10. Post Long Content

While relevancy, engagement and user experience are arguably more important than page length, stats show that long-form content still holds sway over rankings – with 1,890 words being the best average length for sites on the first page of Google.

So, if you’re looking to maximise engagement with social shares while ranking highly on search engines, aim for longer content that exceeds the 1,000+ wordcount.

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11. Add Outbound Links

Google is keen to see that you’re a proactive participant on the WWW, so including outbound links to other relevant, trusted sites is a good way to appease this. Link to high-authority sites like popular blogs and news pages, or sites with a .gov or .edu URL to maximise the perceived value of your outbound link efforts

12. Boost Your Page Load Speed

Page load speed is a critical ranking factor for SEO. Regardless of how well optimised your site is, if your pages are slow to load, search engines won’t rank them highly.

You can check the current load speed of your pages using Google’s PageSpeed Insights platform. This gives you a good overview of where your pages are falling short, so you can make changes to improve load times and ensure a good experience for the user.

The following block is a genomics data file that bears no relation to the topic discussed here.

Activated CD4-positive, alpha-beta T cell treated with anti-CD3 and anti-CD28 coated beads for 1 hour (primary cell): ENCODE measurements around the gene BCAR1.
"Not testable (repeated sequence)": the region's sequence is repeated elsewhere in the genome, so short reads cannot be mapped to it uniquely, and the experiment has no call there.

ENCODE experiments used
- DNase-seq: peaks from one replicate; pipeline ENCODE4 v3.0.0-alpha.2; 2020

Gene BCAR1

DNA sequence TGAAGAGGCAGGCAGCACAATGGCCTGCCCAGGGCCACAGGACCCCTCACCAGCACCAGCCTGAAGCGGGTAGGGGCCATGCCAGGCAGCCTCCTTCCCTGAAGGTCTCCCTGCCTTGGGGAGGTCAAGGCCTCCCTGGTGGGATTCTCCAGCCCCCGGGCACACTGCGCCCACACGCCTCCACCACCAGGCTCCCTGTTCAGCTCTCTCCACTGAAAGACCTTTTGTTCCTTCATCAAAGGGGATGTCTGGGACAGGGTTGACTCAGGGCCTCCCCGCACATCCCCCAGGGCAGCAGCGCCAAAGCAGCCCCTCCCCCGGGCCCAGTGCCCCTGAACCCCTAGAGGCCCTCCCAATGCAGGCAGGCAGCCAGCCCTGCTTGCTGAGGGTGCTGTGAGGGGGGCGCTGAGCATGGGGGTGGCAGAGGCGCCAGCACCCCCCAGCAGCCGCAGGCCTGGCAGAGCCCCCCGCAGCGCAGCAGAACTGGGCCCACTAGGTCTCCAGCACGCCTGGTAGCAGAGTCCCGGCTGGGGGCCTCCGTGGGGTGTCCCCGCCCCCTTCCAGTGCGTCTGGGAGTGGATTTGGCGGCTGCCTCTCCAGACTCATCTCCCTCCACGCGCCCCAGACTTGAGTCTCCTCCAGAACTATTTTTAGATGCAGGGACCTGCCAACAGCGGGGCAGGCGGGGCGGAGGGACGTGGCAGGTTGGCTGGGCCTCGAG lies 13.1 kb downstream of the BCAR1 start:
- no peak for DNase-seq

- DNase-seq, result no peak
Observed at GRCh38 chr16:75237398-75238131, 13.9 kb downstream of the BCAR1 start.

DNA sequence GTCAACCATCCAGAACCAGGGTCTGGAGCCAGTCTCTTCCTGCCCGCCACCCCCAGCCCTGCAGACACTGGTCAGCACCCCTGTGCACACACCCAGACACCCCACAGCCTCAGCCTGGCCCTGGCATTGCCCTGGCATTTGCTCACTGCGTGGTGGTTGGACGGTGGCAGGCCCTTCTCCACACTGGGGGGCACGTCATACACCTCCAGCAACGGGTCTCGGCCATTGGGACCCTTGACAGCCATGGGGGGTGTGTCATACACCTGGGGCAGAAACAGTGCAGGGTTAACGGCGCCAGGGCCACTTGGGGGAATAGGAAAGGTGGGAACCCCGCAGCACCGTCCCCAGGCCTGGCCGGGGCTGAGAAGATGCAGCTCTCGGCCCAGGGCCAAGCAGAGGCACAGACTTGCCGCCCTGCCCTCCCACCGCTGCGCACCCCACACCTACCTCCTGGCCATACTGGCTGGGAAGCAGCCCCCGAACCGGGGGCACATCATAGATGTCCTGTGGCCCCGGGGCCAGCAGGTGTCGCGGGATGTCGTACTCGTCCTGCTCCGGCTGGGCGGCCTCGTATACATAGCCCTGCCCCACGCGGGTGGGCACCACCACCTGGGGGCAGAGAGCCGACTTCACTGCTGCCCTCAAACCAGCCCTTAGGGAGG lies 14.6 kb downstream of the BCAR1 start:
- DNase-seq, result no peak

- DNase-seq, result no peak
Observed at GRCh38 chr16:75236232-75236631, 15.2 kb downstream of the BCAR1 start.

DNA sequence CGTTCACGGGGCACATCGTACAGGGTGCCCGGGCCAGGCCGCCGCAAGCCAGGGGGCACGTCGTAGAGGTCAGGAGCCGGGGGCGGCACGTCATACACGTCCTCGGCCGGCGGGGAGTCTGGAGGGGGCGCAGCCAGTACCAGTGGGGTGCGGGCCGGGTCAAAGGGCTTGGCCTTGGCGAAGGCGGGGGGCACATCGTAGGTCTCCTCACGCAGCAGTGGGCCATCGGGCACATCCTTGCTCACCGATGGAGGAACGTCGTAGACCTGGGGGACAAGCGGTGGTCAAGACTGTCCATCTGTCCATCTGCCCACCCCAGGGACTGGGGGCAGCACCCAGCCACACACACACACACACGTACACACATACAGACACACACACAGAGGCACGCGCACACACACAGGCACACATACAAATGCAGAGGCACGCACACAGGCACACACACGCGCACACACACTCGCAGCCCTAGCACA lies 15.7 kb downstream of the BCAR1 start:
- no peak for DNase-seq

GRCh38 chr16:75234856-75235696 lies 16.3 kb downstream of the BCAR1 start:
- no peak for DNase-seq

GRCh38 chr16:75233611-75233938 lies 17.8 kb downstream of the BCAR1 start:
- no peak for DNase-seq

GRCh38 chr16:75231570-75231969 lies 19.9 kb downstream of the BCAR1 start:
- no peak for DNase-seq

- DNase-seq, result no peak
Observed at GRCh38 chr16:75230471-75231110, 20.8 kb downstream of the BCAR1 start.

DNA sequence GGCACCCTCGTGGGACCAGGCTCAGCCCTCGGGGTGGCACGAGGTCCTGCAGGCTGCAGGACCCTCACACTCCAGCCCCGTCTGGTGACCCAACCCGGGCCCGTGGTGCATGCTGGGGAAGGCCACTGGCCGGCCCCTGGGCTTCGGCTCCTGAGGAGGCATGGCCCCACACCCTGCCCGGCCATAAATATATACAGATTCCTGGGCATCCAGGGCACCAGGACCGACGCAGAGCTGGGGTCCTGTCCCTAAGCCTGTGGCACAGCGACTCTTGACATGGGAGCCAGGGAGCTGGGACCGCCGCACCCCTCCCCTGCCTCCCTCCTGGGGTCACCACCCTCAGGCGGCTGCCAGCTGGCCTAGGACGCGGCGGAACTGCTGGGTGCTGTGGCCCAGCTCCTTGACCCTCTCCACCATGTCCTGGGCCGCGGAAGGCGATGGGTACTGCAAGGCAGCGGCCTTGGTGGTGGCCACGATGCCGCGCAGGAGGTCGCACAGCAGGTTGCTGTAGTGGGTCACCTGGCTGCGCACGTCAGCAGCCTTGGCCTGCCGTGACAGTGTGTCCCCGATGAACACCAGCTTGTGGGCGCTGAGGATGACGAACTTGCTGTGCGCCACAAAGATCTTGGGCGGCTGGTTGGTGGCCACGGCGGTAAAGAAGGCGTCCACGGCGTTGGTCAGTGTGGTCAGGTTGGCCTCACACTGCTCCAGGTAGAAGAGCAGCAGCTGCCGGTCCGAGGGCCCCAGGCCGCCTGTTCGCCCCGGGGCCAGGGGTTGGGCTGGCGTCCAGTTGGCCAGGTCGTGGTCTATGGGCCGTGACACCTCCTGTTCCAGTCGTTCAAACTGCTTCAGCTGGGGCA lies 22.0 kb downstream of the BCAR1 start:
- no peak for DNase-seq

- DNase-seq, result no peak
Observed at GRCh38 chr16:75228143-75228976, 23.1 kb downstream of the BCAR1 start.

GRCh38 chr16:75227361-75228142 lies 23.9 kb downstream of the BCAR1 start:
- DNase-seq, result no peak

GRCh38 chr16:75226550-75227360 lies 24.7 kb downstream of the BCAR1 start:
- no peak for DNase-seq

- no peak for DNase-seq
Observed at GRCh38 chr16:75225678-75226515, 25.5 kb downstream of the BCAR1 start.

13. Strengthen Your Internal Linking Structure

An internal linking structure is one of the most important signals we send to Google, so making sure that your content is easy and quick to find is extremely influential in the bid to get content to rank.

This should be implemented clearly throughout the site’s navigation and within blog content.

This is also where your XML sitemap will come into play, as this is where you place all your primary pages into an XML file which Google can use to discern the pages you want to be crawled.

14. Use Relevant Keywords Throughout Your Content

While keywords are absolutely essential in titles, headings and your introduction, they’re also valuable when used throughout your page, bolstering relevancy and adding greater context.

We’d recommend using a mix of different terms which are related to the query you’re specifically targeting, as well as specific phrases which often appear when talking about a certain topic. These could capture slightly different search terms, and could improve readability.